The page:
In honor of spring training and the weather being nicer, I’m posting a short story on baseball, titled: On Baseball. This is shorter than usual, so I might post something a little later on in the day. Stay tuned!
No one has enough time
To sit and watch
A newly installed clock
Behind home plate counts
It’s time to go.
Last week I had a pretty cool assignment that we all had to do in class: We were given pages from an old book filled with items that could be used for many things aside from their original purpose. We had to copy the language of the book and turn it into a quick, little story. I don’t know if my story has a plot–do stories need plots in order to be stories?–but I like how this came out regardless.
Here’s the page for inspiration:
I’m sure you could do this with any kind of dictionary-type book. These kinds of books are also good for erasures, which I will try to do at some point. But I plan on doing this exercise again when I’m feeling stuck.
What makes a newspaper a newspaper, and who gets to decide it is strictly for news? For example, Why are we allowing the government to bring us back to the dark ages, where news was mostly manufactured?–because a newspaper could be used for so much more, which includes: making balls for the playground; bedding for pets; twisting into rings and piled to support chunks of food wrapped in aluminum foil; book covers; making covers for shopping bags–the usual things that, in reality, are news for all of us, because who actually knew any of this before?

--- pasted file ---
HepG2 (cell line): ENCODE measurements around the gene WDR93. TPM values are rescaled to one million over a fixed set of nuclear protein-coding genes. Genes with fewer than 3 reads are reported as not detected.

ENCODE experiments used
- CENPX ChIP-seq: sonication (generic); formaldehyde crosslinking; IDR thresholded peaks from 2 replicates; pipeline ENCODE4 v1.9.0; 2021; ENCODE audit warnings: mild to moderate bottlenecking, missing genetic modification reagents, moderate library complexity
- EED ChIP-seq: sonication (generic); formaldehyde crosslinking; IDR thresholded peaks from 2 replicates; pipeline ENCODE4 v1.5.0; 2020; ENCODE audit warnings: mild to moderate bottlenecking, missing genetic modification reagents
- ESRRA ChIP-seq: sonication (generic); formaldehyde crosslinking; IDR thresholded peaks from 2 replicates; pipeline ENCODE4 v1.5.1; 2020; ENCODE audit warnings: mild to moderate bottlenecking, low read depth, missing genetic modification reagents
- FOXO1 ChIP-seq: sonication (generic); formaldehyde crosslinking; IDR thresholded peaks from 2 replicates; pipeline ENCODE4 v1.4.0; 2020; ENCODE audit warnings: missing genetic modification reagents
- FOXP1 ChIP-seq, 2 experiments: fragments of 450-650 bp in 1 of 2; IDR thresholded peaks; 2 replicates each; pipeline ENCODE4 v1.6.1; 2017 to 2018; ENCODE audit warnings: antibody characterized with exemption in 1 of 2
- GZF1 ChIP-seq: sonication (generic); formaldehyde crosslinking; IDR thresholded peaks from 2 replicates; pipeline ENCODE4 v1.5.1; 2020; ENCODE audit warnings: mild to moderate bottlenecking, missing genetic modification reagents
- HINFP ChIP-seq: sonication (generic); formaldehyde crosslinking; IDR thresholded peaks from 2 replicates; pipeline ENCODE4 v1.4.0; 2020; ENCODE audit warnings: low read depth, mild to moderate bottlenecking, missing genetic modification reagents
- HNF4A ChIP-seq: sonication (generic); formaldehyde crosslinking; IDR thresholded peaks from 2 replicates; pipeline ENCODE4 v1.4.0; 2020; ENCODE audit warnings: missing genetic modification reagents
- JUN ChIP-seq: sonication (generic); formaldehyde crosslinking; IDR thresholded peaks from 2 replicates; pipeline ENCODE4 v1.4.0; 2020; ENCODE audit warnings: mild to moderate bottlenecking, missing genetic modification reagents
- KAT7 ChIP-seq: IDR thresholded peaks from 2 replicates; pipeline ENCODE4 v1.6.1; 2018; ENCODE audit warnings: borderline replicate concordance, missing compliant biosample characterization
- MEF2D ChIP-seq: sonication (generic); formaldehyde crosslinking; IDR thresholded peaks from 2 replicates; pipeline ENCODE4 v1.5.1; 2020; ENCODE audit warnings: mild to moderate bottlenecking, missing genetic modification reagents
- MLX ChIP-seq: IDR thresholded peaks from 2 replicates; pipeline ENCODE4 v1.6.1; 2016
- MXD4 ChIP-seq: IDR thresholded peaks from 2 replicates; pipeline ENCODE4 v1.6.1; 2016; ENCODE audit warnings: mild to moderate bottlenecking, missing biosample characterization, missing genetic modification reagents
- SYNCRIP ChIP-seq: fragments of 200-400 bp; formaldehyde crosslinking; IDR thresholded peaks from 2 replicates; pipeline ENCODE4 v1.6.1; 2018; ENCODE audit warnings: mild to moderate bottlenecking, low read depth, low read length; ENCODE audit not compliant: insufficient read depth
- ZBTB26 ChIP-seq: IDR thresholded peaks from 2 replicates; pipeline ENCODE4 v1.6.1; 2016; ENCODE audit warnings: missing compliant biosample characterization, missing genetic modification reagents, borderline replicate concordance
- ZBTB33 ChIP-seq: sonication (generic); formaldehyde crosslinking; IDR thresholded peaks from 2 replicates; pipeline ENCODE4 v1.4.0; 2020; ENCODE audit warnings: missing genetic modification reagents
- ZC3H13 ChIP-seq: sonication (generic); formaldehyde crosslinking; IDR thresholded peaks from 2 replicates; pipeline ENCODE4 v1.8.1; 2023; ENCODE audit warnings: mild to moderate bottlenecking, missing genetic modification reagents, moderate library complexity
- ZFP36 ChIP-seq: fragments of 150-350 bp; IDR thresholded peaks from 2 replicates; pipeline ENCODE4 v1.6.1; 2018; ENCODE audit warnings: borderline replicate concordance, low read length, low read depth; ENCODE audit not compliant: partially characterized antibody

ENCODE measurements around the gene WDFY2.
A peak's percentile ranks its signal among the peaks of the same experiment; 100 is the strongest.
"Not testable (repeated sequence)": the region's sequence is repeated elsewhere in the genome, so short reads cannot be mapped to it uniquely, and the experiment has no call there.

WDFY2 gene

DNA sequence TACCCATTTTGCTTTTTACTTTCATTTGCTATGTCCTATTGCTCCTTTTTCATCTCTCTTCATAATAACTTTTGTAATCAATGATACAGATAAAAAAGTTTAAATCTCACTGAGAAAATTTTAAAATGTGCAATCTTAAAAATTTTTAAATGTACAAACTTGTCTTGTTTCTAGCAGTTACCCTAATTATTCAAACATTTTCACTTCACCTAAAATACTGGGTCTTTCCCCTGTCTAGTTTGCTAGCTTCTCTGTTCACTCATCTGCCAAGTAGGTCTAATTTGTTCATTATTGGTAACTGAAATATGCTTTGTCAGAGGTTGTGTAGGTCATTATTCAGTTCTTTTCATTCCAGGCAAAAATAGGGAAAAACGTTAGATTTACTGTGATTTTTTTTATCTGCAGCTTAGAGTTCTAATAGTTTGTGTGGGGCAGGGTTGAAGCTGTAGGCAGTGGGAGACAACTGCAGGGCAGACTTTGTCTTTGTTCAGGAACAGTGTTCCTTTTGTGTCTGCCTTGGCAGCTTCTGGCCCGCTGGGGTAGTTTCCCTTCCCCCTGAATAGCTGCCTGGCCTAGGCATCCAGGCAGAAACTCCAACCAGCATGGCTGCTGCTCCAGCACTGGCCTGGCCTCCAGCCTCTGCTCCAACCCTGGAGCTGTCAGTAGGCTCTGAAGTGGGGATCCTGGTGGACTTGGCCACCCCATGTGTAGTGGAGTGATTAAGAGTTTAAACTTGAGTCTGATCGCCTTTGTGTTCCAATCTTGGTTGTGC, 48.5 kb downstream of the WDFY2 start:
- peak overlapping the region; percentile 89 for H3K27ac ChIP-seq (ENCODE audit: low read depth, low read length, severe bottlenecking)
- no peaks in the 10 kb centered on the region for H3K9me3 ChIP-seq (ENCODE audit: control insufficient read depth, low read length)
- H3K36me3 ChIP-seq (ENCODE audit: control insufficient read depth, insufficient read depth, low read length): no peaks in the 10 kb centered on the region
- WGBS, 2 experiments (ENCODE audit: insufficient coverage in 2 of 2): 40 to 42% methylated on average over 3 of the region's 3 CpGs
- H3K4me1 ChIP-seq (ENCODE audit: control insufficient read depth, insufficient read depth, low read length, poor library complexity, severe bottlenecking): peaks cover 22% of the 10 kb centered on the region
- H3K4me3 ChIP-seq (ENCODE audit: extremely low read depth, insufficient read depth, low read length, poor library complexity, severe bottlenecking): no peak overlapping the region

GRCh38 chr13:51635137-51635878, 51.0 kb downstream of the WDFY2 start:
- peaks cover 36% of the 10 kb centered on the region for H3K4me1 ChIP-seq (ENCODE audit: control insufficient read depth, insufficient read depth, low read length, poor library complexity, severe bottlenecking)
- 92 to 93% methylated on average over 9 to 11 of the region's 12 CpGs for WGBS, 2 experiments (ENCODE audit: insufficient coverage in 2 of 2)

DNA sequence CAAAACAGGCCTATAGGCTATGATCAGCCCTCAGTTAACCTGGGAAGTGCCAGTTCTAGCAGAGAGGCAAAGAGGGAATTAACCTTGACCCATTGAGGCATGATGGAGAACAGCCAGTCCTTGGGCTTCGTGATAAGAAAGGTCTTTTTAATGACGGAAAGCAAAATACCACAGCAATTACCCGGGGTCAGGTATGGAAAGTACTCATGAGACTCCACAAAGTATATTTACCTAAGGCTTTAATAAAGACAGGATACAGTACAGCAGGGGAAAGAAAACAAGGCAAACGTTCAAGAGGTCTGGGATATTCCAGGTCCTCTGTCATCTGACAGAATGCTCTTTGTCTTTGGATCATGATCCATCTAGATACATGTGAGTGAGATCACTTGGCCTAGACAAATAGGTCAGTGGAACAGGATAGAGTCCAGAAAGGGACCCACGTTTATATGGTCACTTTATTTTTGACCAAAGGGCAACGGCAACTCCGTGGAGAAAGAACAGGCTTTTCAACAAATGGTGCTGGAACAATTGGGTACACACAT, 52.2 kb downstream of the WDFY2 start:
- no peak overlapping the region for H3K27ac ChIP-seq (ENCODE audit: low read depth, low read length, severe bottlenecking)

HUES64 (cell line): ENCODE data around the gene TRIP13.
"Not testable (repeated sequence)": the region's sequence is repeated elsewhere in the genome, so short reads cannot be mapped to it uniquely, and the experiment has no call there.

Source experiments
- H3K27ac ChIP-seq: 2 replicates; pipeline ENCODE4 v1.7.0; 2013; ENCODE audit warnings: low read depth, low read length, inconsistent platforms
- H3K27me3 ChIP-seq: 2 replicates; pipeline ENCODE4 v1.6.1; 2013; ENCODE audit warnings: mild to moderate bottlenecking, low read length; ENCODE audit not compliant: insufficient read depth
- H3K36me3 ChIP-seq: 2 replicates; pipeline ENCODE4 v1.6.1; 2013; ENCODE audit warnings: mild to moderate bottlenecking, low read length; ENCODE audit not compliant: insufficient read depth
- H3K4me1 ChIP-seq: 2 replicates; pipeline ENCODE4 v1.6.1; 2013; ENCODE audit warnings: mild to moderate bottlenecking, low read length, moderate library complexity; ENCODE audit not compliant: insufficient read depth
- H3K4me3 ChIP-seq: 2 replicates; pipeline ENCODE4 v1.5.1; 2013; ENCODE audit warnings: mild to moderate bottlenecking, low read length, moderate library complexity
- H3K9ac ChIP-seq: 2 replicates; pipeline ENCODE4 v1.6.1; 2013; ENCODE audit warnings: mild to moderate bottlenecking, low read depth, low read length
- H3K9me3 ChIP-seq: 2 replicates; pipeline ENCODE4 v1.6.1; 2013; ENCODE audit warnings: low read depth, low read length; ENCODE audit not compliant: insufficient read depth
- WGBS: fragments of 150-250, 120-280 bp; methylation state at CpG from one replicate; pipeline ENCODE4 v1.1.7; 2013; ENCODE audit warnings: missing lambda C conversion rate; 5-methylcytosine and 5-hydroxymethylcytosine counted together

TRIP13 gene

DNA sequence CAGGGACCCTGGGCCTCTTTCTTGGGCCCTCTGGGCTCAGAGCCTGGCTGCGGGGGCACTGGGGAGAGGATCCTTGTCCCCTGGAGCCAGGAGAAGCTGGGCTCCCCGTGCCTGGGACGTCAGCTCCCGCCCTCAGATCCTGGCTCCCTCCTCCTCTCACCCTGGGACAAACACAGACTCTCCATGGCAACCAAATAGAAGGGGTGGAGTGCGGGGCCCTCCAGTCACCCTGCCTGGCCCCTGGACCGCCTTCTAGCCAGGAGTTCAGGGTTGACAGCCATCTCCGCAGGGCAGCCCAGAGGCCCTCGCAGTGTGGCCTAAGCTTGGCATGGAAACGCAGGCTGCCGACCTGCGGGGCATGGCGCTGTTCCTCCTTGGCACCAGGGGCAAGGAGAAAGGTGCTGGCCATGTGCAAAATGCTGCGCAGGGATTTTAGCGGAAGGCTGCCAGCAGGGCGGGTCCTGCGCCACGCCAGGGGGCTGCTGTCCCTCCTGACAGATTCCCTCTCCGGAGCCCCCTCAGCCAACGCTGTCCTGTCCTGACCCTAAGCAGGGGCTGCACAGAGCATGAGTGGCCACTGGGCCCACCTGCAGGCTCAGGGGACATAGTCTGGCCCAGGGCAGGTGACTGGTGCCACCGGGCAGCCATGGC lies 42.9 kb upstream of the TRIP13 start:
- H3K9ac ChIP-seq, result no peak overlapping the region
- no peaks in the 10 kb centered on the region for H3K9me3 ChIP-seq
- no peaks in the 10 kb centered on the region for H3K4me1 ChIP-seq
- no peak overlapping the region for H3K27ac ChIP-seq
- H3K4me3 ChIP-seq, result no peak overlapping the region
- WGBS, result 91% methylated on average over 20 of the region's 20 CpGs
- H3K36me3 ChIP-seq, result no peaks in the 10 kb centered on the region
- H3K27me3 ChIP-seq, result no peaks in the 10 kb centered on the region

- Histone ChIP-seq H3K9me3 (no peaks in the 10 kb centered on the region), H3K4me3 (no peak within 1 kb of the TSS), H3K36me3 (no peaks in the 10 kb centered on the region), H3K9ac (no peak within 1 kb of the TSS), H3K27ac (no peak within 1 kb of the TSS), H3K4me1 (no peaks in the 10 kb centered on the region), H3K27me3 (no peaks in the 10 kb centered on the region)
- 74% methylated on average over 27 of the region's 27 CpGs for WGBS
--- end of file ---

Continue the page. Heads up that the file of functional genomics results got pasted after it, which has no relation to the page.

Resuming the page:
I’m beginning to get a nice stockpile of work for you all, provided you all still follow me. You’re still interested, right? I haven’t forgot about you. This is my last semester so it is constantly crunch time. My thesis is coming along nicely. I’m working on my first revision. In the coming days and weeks, I’ll have a good mix of short stories, poems, and microfiction for you all. To start, I have a small microfiction piece I came up with after reading some kind of article online. Hope you enjoy. Keep an eye out tomorrow for something new.
Have you ever thought about the stars where their light finally reaches us, sometimes long after they’re already gone? Do they ever run out of light? Is there a known case where a well-known star ran out of light, vanished forever? What happens to its constellation? Does it disappear or could it create something new? Could you imagine Orion’s Belt without its center star? Would Orion notice he’s missing a belt buckle?